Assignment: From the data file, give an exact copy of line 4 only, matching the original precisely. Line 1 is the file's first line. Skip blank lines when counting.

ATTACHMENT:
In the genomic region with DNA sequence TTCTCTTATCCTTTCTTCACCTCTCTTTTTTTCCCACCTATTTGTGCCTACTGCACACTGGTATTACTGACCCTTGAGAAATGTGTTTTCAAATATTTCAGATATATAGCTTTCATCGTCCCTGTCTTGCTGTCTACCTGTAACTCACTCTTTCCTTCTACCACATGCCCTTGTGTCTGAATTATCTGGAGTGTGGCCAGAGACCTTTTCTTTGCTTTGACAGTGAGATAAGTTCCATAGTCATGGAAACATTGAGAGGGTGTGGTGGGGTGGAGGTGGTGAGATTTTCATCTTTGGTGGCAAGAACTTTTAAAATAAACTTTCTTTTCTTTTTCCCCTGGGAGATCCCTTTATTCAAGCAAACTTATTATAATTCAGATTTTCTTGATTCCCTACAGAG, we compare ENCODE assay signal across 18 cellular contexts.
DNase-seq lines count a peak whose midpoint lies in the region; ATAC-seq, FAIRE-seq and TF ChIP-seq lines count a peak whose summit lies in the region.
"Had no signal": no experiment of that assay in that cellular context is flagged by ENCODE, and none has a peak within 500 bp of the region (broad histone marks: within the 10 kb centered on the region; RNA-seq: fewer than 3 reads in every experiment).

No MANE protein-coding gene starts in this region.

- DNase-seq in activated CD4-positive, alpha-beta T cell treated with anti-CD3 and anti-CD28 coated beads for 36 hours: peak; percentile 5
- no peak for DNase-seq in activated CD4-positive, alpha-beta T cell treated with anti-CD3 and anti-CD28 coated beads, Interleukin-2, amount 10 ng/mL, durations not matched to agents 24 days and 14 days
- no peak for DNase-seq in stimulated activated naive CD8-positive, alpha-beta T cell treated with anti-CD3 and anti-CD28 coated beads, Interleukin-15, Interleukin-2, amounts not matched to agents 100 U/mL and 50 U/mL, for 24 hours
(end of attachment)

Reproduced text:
No MANE protein-coding gene starts in this region.